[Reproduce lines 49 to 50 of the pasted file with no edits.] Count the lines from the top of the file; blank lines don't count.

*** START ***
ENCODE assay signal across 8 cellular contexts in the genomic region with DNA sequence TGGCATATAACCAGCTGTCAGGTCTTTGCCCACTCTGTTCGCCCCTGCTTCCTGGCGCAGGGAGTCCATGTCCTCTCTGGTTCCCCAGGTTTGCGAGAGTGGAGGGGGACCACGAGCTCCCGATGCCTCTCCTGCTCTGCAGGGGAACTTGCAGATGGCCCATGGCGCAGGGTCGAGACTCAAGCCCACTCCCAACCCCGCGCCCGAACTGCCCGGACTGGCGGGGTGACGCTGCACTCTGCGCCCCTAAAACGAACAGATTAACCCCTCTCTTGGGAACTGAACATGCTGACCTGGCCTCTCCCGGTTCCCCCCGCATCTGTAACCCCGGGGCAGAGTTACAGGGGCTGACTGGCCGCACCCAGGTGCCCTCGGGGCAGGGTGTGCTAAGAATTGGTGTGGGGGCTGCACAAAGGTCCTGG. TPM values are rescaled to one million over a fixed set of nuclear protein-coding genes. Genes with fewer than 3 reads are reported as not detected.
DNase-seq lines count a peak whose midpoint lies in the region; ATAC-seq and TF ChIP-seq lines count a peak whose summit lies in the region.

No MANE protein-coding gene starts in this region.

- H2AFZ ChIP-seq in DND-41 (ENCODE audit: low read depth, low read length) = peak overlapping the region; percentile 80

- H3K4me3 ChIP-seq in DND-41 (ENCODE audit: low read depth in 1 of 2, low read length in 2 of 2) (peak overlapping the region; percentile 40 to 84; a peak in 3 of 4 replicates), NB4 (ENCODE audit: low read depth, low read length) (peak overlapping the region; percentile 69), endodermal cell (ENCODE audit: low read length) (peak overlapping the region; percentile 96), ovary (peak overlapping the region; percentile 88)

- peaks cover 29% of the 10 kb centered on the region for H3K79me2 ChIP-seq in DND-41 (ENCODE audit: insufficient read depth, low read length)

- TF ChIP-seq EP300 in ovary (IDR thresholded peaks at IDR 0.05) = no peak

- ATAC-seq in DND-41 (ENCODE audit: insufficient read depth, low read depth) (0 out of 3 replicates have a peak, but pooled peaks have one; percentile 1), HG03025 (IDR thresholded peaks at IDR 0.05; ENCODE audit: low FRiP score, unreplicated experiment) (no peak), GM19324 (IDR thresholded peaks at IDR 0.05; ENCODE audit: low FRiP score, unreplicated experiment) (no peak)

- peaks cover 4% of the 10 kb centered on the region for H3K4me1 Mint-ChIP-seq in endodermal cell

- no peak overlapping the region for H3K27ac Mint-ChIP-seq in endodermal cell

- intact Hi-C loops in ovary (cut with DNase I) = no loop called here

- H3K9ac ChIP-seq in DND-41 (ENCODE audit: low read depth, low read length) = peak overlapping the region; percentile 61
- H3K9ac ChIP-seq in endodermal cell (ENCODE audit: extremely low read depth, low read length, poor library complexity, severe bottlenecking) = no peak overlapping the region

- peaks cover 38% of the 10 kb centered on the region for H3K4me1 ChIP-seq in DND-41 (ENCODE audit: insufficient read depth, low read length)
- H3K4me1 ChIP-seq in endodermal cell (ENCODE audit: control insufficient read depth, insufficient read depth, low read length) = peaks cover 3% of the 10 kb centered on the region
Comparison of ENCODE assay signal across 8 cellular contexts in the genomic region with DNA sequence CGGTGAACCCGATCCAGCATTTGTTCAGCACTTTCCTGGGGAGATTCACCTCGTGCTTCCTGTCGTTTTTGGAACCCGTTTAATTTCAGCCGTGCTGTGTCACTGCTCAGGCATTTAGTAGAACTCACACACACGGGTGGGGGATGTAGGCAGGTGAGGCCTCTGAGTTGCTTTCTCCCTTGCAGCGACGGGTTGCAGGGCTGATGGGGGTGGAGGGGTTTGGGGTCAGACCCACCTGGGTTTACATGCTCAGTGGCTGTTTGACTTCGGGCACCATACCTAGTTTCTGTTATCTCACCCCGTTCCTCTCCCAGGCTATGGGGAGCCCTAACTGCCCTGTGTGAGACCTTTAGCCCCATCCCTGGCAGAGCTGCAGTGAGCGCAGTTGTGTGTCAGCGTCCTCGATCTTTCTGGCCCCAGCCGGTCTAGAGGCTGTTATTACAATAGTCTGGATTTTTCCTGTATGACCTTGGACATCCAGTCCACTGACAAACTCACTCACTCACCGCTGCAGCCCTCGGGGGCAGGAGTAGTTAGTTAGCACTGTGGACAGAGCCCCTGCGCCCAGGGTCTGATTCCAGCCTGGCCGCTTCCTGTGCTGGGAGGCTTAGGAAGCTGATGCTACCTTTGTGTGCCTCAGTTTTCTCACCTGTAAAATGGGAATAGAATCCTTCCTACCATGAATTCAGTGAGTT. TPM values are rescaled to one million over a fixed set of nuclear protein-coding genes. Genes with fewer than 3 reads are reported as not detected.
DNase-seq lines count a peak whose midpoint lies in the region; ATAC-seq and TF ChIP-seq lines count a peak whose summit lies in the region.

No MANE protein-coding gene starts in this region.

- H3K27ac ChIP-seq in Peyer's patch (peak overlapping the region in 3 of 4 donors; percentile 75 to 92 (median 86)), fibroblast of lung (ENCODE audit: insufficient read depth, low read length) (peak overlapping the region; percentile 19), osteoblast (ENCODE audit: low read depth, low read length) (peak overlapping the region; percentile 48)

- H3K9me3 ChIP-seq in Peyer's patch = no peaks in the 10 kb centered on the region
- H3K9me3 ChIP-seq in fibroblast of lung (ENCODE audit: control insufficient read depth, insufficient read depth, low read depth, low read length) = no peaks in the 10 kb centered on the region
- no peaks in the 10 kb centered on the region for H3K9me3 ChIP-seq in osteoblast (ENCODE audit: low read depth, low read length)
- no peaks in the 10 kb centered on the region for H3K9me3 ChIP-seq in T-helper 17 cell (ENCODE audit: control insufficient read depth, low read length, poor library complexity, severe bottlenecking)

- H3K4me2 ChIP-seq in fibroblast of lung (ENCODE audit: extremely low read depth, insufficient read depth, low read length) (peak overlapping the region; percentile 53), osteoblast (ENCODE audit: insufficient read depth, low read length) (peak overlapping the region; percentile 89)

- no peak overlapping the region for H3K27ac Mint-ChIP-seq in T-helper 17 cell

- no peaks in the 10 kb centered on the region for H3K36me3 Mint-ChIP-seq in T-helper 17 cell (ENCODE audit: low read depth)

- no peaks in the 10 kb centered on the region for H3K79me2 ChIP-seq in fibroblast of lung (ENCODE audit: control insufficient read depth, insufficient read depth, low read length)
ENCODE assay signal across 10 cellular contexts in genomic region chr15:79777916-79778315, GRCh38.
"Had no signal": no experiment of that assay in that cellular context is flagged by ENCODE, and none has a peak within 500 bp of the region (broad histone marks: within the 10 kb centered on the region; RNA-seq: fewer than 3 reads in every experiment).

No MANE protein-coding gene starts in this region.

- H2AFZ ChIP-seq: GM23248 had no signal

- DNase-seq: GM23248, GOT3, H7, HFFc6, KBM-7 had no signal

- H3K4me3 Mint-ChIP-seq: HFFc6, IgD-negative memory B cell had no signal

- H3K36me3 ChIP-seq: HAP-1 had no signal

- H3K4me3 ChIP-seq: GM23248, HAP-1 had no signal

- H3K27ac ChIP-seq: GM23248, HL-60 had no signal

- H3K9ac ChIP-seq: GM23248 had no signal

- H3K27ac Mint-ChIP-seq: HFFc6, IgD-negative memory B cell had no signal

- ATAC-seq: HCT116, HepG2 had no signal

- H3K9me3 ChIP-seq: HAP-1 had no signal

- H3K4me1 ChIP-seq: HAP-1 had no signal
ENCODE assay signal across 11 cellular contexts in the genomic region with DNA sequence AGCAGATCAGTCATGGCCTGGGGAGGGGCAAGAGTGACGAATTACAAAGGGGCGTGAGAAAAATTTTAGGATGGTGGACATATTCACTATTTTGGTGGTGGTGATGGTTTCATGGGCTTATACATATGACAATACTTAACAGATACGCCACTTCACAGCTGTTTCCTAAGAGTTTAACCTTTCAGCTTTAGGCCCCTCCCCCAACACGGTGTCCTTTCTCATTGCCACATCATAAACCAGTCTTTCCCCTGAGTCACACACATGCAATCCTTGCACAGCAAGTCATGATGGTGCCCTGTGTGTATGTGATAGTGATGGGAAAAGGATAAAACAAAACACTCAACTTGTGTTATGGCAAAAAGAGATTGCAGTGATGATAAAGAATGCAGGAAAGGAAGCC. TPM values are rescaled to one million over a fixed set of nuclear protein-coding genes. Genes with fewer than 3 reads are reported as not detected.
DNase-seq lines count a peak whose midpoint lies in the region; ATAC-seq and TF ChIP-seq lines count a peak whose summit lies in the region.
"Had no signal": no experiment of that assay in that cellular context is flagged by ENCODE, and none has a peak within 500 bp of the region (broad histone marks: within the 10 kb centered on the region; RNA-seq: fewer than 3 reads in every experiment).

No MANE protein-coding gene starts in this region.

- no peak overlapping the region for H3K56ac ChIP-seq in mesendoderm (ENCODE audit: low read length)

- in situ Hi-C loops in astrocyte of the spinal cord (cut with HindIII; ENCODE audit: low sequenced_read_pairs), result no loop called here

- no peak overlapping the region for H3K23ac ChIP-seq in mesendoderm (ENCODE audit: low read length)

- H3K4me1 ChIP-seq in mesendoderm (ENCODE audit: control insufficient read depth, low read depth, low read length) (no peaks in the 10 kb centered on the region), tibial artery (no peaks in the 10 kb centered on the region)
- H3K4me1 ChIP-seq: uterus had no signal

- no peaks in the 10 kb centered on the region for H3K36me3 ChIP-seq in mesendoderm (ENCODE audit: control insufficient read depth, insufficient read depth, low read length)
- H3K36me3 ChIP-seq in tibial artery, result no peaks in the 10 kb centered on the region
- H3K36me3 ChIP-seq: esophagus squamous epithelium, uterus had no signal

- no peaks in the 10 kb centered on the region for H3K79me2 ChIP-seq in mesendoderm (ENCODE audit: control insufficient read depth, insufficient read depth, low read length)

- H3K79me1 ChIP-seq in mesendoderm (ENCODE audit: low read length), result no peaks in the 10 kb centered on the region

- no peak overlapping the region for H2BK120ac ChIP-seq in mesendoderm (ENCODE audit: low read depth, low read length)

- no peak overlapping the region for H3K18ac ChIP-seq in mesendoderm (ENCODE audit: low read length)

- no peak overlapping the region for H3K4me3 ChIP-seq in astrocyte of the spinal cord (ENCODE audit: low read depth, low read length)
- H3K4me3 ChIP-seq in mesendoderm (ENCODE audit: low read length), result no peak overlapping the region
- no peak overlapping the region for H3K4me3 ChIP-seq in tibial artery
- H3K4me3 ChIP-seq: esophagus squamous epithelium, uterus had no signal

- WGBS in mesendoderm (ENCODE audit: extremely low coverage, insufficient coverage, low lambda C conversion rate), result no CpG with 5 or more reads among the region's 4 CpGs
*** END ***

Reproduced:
- H3K4me1 ChIP-seq in mesendoderm (ENCODE audit: control insufficient read depth, low read depth, low read length) (no peaks in the 10 kb centered on the region), tibial artery (no peaks in the 10 kb centered on the region)
- H3K4me1 ChIP-seq: uterus had no signal